How have you grown from this pandemic?
I know that for all my personal setbacks – and there were many – I feel like I have taken many steps closer to my Holy Land. I hope you too can look beyond the failures and appreciate the growth that you have certainly made.
A sweet and peaceful Shabbos to you all.
Let me begin by just putting it all out there. We both know it to be true, but I never had the audacity to say it out loud – I have been ignoring you my whole life. Yes, I’ve given you a nod from time to time, but for the most part, I have never given you the attention that you truly deserve.
Instead of grappling with the applicability of Korbanos in the modern era on Parshas Vayikra, I lazily defaulted to talking about the upcoming Yom Tov of Pesach. On Parshas Tzav and Shmini, I pretended there was no parsha at all! I used Shabbos HaGadol to talk about whatever was on my mind, thinking that no one, myself included, could relate to the inauguration of the Mishkan. In doing so, I failed to mine these texts for their lessons on intentionality and preparedness.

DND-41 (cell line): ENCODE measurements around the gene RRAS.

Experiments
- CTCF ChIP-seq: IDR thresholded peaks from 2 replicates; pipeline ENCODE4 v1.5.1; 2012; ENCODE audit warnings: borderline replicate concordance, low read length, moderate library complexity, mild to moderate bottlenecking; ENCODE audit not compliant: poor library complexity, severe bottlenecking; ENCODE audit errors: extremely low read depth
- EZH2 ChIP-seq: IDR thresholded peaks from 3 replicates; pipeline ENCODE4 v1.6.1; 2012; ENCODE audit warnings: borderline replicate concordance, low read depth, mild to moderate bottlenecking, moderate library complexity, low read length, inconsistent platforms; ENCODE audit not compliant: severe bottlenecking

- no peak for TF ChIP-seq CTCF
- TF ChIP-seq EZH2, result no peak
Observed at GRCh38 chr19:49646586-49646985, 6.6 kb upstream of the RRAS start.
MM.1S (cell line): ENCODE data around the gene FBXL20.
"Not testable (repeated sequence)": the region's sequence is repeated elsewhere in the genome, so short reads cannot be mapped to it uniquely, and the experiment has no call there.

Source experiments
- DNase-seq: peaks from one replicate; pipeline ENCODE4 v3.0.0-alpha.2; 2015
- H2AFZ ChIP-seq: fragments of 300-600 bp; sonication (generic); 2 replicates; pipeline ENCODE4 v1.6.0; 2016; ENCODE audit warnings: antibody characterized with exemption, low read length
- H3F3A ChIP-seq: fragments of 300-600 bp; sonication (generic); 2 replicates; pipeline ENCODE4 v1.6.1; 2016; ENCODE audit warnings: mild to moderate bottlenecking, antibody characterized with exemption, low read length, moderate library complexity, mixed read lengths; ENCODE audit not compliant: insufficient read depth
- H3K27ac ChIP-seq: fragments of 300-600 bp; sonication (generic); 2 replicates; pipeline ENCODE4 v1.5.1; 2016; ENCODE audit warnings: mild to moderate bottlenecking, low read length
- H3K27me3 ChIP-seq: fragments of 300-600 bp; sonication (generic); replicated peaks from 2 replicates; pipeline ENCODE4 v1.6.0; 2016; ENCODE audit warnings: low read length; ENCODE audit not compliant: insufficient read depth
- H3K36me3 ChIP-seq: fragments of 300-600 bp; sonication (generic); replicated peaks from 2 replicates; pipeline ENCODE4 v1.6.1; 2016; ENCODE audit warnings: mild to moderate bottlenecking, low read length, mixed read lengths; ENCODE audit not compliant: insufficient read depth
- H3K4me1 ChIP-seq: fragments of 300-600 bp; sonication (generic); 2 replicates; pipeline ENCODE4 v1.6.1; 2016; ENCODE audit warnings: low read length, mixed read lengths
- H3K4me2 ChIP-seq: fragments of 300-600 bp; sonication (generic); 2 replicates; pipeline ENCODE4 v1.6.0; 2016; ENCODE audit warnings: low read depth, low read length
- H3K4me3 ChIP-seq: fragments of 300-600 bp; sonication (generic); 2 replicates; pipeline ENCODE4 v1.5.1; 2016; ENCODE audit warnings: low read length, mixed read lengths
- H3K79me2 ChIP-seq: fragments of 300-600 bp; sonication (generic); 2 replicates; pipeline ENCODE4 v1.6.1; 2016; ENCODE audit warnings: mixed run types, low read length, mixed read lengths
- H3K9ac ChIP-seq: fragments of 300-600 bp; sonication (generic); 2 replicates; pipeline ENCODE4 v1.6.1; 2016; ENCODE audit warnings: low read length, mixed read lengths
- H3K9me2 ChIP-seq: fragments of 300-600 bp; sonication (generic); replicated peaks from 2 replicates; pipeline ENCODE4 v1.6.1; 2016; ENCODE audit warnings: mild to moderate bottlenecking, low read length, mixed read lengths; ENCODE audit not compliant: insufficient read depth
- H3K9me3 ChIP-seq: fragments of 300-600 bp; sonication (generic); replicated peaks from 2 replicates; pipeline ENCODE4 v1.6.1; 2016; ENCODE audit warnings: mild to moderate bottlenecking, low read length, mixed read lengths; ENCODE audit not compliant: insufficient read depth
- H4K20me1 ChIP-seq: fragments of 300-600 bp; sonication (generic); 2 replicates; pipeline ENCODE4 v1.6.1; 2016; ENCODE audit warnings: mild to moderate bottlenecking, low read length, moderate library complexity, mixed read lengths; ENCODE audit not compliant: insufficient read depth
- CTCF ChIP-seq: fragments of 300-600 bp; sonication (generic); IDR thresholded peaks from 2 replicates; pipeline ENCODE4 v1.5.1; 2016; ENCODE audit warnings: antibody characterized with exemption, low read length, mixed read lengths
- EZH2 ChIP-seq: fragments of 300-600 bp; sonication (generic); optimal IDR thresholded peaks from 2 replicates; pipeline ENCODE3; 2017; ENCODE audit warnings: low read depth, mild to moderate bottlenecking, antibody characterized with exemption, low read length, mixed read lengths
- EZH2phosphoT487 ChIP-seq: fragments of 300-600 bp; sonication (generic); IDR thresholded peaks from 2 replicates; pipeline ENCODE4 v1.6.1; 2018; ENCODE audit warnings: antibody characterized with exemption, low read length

I’m embarrassed to talk about Tazria-Metzora. Of course, Yom Hazikaron and Yom Ha’atzmaut would be so much more relevant than “arcane” laws of a mysterious and highly contagious infection understood by few and that necessitated a two-week quarantine. I get it now. No need to say anything at all.
Acharei Mos and Kedoshim weren’t even that hard to discuss. Family purity and the sanctity of marriage are clearly paramount in Judaism. We even read you on Yom Kippur! As a society, we are clearly falling short of the Torah’s expectations. But you know how long it takes to research the latest on love and relationships? And then, to delicately craft a message on these themes?! It was so much simpler to talk about Rabbi Akiva’s students and the need for greater tolerance and understanding.
Lag B’omer with its bonfires and mystique were far more appealing than Parshas Emor and a strained discussion on why the Torah disqualifies Kohanim with disabilities. The laws of Shmita and Yovel or the drama of the Six-Day War? I’m sorry, Behar-Behcukosai, you didn’t stand a chance. And then, what I was really waiting for, Chazak chazak v’nis’chazeik! Finally!